Tuesday, 21 May 2013

Runaway Devil (Book Review)

"The most disturbing outcome of the trials is that neither JR nor Jeremy Steinke ever took responsibility for the death of Jacob.  Only they know for certain what happened in that house, and one of them is not telling the truth."

The book club genre for this month was true crime.  Honestly, I've not read very much of this genre.  That may have to do with the fact that I'm generally a very fiction-heavy reader (reading 2 of them at the same time as this book) and if I am reading about a true crime, it is usually involving an air crash incident.*

*Sidenote:  If I could do it all over again, I would totally be an air crash investigator.  Mayday is my favorite TV show, and I think my personality as someone who is ridiculously organized and meticulous (read: anal retentive) in their work would lend itself well to that type of career.  But I never pursued the sciences as actively as I should have.  *sigh*...

 I wanted to pick a book about a Canadian crime, and I ended up choosing Runaway Devil: How Forbidden Love Drove a 12-Year-Old to Murder Her Family by Robert Remington and Sherri Zickefoose.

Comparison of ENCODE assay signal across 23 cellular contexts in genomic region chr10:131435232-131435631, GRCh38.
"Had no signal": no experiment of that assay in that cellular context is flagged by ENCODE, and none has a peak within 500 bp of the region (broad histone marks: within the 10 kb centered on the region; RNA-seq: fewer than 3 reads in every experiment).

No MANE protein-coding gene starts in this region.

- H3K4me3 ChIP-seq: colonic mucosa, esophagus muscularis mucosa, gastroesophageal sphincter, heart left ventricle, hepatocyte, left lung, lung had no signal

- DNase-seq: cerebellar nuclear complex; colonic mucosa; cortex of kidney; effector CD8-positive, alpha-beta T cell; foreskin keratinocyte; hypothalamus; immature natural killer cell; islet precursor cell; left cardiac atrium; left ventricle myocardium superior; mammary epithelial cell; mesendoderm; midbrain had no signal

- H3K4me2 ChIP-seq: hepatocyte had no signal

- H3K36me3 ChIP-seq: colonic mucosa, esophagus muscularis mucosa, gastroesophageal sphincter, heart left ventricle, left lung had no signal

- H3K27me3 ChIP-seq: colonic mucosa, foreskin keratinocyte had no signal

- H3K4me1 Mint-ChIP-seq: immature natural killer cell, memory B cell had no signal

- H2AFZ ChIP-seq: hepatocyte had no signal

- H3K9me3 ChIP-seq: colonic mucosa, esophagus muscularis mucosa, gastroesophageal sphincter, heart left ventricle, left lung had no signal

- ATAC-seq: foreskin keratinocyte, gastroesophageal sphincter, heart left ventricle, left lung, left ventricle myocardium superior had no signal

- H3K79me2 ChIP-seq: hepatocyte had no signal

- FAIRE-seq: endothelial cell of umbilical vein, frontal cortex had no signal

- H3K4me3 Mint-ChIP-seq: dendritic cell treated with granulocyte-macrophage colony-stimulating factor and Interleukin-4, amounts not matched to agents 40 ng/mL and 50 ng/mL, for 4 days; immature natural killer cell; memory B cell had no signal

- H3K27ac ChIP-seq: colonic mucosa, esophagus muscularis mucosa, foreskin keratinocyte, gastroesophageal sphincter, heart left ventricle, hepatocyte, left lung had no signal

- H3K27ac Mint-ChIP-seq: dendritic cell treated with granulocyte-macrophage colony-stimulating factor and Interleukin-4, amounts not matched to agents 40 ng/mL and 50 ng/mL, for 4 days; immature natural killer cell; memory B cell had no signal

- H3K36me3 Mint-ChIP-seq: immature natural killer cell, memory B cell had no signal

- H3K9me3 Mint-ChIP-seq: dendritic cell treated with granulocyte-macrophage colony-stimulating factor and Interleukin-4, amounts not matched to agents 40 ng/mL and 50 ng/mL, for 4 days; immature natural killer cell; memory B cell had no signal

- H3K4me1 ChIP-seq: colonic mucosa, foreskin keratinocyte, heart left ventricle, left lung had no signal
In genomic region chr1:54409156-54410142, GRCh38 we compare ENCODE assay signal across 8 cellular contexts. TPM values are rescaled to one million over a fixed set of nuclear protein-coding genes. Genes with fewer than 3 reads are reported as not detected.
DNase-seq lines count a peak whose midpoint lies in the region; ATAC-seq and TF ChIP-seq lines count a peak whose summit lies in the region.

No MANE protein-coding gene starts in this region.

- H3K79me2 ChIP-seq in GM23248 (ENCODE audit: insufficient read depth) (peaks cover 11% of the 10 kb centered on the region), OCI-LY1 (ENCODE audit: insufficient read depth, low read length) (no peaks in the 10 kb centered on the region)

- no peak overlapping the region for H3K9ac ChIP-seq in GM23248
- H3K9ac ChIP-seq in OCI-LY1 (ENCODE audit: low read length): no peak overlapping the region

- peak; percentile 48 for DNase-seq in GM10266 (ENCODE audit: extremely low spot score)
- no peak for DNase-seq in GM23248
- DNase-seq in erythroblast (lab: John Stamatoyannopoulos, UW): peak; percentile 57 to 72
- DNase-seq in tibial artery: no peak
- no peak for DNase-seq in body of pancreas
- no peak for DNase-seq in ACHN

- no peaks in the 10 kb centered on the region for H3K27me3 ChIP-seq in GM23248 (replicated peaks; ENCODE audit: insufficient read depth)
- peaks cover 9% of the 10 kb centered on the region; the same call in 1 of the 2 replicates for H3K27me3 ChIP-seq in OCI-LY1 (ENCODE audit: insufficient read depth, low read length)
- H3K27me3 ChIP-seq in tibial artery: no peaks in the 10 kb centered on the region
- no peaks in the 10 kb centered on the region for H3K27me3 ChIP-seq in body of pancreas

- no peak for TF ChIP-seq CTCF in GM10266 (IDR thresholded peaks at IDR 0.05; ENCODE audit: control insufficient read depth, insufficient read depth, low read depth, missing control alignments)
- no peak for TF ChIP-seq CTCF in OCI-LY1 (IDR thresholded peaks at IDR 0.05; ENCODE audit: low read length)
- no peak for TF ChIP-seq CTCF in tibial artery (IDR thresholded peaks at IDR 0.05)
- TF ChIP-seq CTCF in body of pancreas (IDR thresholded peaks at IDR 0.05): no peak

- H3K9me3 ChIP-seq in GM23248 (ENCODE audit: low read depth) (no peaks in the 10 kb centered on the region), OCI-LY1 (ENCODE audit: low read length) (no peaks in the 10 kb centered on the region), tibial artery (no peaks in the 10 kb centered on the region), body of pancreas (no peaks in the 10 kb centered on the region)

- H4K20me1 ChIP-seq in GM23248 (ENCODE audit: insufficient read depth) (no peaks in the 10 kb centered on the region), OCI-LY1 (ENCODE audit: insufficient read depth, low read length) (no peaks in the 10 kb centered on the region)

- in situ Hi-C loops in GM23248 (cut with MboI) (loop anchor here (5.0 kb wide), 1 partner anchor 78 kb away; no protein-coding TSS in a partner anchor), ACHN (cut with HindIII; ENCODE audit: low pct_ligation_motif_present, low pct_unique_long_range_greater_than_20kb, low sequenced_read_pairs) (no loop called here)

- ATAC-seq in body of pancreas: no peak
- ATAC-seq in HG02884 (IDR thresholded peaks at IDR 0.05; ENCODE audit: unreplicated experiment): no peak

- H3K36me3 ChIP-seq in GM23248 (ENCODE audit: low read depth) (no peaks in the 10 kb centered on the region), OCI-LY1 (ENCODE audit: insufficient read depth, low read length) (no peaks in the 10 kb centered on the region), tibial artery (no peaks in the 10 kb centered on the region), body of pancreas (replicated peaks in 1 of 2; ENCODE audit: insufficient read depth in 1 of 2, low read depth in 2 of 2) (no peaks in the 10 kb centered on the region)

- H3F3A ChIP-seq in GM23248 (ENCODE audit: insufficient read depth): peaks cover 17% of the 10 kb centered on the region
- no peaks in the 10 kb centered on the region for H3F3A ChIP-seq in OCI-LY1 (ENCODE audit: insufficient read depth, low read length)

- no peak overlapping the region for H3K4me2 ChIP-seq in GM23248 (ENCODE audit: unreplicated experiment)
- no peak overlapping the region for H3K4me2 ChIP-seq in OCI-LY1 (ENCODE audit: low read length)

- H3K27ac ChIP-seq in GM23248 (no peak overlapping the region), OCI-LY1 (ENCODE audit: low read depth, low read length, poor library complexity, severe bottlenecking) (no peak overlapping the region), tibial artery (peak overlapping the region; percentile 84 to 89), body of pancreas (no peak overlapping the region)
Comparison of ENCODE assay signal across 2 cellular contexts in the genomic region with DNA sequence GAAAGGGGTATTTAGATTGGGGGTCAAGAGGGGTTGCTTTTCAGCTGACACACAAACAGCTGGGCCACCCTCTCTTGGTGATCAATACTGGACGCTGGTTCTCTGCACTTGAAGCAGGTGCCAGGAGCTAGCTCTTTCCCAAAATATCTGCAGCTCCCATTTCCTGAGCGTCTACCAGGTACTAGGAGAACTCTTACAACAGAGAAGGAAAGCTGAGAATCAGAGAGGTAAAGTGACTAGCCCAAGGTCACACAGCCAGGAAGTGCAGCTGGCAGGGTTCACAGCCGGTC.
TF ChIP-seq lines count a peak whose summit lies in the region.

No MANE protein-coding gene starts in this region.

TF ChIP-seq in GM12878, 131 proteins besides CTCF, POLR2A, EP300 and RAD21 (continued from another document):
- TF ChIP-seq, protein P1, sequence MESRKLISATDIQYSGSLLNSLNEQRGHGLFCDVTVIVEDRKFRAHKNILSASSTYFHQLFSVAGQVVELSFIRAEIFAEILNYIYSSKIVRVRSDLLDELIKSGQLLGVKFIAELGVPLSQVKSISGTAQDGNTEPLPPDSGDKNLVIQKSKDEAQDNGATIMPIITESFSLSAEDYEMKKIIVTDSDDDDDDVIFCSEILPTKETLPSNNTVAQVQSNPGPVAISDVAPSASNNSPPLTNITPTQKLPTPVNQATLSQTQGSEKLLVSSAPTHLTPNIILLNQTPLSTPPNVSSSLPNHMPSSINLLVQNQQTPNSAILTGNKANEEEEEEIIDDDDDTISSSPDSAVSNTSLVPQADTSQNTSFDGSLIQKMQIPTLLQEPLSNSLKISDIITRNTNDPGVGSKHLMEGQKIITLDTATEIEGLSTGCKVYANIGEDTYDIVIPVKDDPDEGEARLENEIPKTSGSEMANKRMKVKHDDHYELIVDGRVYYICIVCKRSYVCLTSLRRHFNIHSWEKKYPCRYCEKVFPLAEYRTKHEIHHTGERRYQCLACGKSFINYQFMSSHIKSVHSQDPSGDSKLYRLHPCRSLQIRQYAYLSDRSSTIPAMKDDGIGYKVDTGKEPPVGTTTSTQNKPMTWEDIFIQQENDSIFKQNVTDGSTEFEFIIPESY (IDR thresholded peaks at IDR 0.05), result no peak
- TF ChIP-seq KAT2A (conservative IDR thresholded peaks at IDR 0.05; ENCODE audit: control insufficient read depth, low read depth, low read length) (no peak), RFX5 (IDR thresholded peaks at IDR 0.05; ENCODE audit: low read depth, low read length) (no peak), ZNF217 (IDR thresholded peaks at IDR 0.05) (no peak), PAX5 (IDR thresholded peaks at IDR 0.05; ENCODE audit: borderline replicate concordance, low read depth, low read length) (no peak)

The story of Runaway Devil was a really big case in Alberta back in 2006, when 12-year-old JR and her 23-year-old (!) boyfriend planned and carried out the murder of her parents and little brother in their Medicine Hat home.

While obviously this was a disgusting crime, I want to focus mostly on the quality of the investigative writing and the style of the book itself rather than passing too much judgement on the individuals involved in this real-life horror story.  Remington and Zickefoose are both journalists who covered the story for the Calgary Herald.  And while the journalistic writing style often falls prey to sensationalism, in this case the authors have managed to do a pretty good job of avoiding the melodramatic.  Which is challenging considering the subject matter of forbidden (not quite) teenage love and family murder.  Remington and Zickefoose do an excellent job of discussing the backgrounds and lives of the murderers equally, and provide many different perspectives and sources in their analysis of the crime, ranging from court records to social media postings and recorded conversations.  The book is not a difficult read from a vocabulary standpoint, but from my experience true crime books don't tend to be exceptionally difficult in their language.  The book is for the most part put together in a sensible chronological fashion, and there weren't too many places where I was confused about which point in time they were referencing.  I also appreciated that they included photos of the parties involved (excluding young offenders) and provided an update on the situation as far as it was available when the book was published.

So while true crime is not my usual choice in genre, I felt that Runaway Devil was a generally well-written investigative look at a truly horrible multiple murder.  I would recommend this book to fans of the genre, or those with an interest in crime and current events in Alberta.

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